Review Summary: Everyone's favourite Floridian ska-punks bust out a convincing return-to-form with an invigorating record dedicated to their hometown.
Remember when you were young, and there'd be those horrible occasions where your mum would insist on you looking smart, and being on your best behaviour? Maybe one of those awkward family gatherings where you'd be made to wear your best shirt - y'know, that one with the itchy collar and sleeves that were always too long. Maybe even a tie to add insult to injury. You'd be sat there for hours, bored and frustrated, acting all unassuming and polite to people you can't stand; all the while those same people, seemingly ignorant, commenting on how "the kid is so adorable!"
Seems Less Than Jake
have spent the last few years in something of a similar situation, enduring a second spell among the ranks of a major label. Only recently, bassist/vocalist Roger let it slip in a video interview that Warner Bros. had hinted to the band "if [the band] kept going in that fast punk rock horn direction, that would be bad." Suddenly, the three records they put out on Warners (Anthem
, B is for B-Sides
and In With the Out Crowd
) are put into perspective - yes, the band honed their ability to write poppy hooks and radio-friendly songs, but the records in question, despite their many highlights, lacked a certain energy and familiar charm, that spark that sets LTJ apart from the pack. Turns out all along that Mr. and Mrs. Record Executive were dressing their newly adopted sons up in a stifling outfit fit for the most MTV-friendly of pop-punk bands.
Well, GNV FLA
is the sound that accompanies LTJ tearing off the tie, rolling up their sleeves, and storming out of the family gathering, having told Uncle Ed exactly how sh
it his disco is. Released on the band's own Sleep It Off Records label, the album sees Less Than Jake
taking the pop sensibilities of their last three records, and reintroducing the energy and sass of their older material - the ska parts are bouncier, the basslines and drumming more frantic, the riffs chunkier, and most importantly - after having been almost completely relegated from the mix on In With the Out Crowd
- the horns are back with a vengeance!!! Chris and Roger have upped the ante in the vocal department; for what seems like the first time in the band's career, they've split vocal duties pretty much equally, often trading off line-for-line within a single verse or chorus, and with the added bonus that you're never more than a few seconds away from hearing the two team up for a sublime two-part vocal harmony.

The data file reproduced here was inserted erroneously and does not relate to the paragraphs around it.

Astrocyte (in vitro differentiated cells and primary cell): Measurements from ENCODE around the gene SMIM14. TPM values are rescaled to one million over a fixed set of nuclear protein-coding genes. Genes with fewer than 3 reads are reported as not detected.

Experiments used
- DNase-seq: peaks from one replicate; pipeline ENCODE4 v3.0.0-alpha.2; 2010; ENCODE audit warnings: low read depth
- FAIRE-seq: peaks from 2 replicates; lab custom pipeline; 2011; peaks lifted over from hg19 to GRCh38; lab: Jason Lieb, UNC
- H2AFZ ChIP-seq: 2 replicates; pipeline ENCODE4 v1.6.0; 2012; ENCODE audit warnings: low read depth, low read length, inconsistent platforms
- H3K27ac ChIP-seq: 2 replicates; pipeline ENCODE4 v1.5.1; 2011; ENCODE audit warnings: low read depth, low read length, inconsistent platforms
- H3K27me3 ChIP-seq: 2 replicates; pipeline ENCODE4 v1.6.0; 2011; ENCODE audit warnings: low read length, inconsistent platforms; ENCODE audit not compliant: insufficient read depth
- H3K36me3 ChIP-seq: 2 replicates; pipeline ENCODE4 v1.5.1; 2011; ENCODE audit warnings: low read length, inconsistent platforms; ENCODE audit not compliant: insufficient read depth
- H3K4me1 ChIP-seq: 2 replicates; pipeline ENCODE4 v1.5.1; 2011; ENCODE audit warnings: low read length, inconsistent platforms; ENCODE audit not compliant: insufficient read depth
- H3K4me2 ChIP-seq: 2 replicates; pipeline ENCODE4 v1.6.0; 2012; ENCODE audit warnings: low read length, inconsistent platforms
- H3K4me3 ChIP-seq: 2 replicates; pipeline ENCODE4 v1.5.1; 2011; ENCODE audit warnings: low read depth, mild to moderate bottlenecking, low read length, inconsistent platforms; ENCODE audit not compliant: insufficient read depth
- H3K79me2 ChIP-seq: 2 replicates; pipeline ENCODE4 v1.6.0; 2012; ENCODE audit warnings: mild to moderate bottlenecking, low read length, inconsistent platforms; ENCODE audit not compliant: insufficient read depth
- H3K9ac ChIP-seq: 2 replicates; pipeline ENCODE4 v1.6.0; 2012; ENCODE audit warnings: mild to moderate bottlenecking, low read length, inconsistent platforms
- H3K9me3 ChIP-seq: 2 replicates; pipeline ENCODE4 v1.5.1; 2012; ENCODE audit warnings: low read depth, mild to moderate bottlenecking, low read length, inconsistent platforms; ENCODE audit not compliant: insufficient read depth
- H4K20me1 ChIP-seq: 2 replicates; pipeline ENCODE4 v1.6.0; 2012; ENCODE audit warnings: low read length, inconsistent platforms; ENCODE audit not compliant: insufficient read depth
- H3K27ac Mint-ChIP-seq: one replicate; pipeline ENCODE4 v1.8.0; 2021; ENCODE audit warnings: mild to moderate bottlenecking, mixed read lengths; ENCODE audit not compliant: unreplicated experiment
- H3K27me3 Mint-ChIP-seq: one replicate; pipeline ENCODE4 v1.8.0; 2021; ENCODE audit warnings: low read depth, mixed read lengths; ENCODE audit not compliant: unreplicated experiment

What's most intriguing about the album is it's lyrical focus. LTJ have spent a significant part of their career singing about their hometown of Gainesville Florida (if it isn't already obvious, GNV FLA
is the area code for the city), but combined with the darker lyrical route the band took with Anthem
, the result here is a brutally honest social commentary on the decline of Gainesville and Florida in general. Lines like "The city's skyline hasn't looked the same, since the boom in South Florida's real estate," "Lion City sirens scream the night away, there's an overdose on 8th, and he's wearing a blue face,"
and "When is common sense too much to ask, and when did consequences get left in the past?"
are just a few examples of the righteous indignation the band are harbouring towards the way their beloved city is being run into the ground. It's clearly a subject the band have been deliberating over for some time, having touched on themes of urban decay in "Lockdown"
twelve years ago, but here, spread across a whole album, it provides a unifying concept that binds the songs together without taking away from the main point of the record - the music.
From the laid back ska-reggae opener "City of Gainesville"
to the record's furious conclusion in "Devil in My DNA,"
the songs cover all the bases you'd expect - thunderous melodic punk workouts ("The State of Florida,"
and "Settling Son"
both of which showcase Chris' lead guitar abilities nicely), horn-driven rockers (lead single "Does the Lion City Still Roar?"
and "Golden Age of My Negative Ways"
), bouncy ska numbers ("The Space They Can't Touch"
and UK bonus track "Antidote for the Underdog"
), and some which combine LTJ's whole range of styles ("Handshake Meet Pokerface"
and "Conviction Notice"
). With the overall mood and feel of the album echoing 2000's career-highlight Borders and Boundaries
, Matt Allison's fantastic production job (lying perfectly somewhere between the grit of the band's early recordings and the sheen of the recent material, with a great live feel to it) and the fact that there isn't a single second of filler material to be found here, Less Than Jake have created their most consistent collection of songs, and given more time to sink in, possibly their finest album to date.